Cremation is becoming increasingly popular because of the lower costs associated with it compared to burial.
Cremation is more environmentally friendly too.
Another advantage to cremation that many have not heard of is recycling non-biological materials that may be in your body such as pacemakers.
With a little over half of the population choosing cremation for their funeral choice, more people are familiar with it. However, there are always a few questions that are often before they make a decision.
How Does Cremation Work?
Cremation is a process in which the body is disintegrated at the time of death. A furnace with extremely high temperatures is used to essentially evaporate the body. Thereafter, the ashes and any requested items are returned to the family of the deceased. Usually, the family chooses to have a funeral service before the cremating, but services can also be held afterward depending on the wishes of the family.
What About Implants?
During the cremating process, the body is dissolved, leaving behind any implants or other metal objects in the body at the time of death. After the process is completed, a magnet is used to collect implants such as knee implants, hip replacements, and even dental implants.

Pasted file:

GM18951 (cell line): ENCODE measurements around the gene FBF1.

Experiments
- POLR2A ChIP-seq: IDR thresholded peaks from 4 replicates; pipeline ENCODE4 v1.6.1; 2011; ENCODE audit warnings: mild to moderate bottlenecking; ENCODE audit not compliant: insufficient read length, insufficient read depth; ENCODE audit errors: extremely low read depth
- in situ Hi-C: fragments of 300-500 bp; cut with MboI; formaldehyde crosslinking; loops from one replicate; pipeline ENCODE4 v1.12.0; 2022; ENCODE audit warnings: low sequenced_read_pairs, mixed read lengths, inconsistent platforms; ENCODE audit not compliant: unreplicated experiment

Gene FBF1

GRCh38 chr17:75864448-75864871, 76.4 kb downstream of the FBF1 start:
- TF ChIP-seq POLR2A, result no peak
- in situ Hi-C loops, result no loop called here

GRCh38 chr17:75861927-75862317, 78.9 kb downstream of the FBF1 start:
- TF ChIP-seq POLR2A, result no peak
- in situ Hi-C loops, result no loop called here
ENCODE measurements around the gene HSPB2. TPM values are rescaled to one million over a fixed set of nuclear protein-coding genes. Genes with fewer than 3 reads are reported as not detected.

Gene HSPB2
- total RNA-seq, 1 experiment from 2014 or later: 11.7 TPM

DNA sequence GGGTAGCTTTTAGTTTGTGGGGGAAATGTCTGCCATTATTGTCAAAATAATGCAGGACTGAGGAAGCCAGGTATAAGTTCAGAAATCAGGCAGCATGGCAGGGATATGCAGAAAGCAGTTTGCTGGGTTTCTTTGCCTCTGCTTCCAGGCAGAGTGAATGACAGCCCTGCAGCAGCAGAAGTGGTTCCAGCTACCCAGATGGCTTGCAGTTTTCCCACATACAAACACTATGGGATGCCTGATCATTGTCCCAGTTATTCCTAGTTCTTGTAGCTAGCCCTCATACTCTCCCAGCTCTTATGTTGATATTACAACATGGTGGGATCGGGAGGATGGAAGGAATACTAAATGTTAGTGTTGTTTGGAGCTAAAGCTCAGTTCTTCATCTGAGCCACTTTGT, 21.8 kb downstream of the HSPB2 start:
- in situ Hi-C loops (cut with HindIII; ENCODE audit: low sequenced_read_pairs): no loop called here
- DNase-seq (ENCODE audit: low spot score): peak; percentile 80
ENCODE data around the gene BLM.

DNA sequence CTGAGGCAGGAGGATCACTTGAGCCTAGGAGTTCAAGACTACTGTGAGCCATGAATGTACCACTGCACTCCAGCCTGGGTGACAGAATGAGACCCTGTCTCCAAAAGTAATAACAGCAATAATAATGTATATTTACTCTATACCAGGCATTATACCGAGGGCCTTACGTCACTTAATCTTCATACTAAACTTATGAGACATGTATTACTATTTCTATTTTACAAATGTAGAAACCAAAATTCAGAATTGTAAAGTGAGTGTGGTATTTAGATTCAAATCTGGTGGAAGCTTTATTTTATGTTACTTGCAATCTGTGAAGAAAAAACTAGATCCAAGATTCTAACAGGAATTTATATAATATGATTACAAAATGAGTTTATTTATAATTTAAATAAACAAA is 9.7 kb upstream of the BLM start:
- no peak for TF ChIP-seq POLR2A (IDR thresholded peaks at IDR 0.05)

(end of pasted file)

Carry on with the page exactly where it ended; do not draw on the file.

These implants used to be discarded at landfills, but today most are recycled in some fashion.
Any implants or items that are left behind can be recycled, and many can be sterilized and refurbished.
There are many businesses that recycle these items and donate the proceedings to charities and other organizations.
Gold Teeth and Cremation
Another popular question is regarding gold teeth and cremation. Many people wonder if it’s possible to collect a gold tooth after cremation.
While it’s possible to retrieve gold teeth after cremation, it’s extremely difficult due to its small size. Unlike larger implants, like knee or hip replacements, dental implants are very small and can sink into smaller holes in the processor. This leads to difficulty in identifying and collecting the gold tooth that belonged to the deceased, and can ultimately lead to legal problems as it may not be possible to know if that particular piece of gold or metal actually belonged to the deceased.
If a family wishes to retrieve a gold tooth, they must contact a dentist to remove it before the cremation process begins.
Otherwise, the gold will be collected after cremation and sold to a scrap metal company for recycling.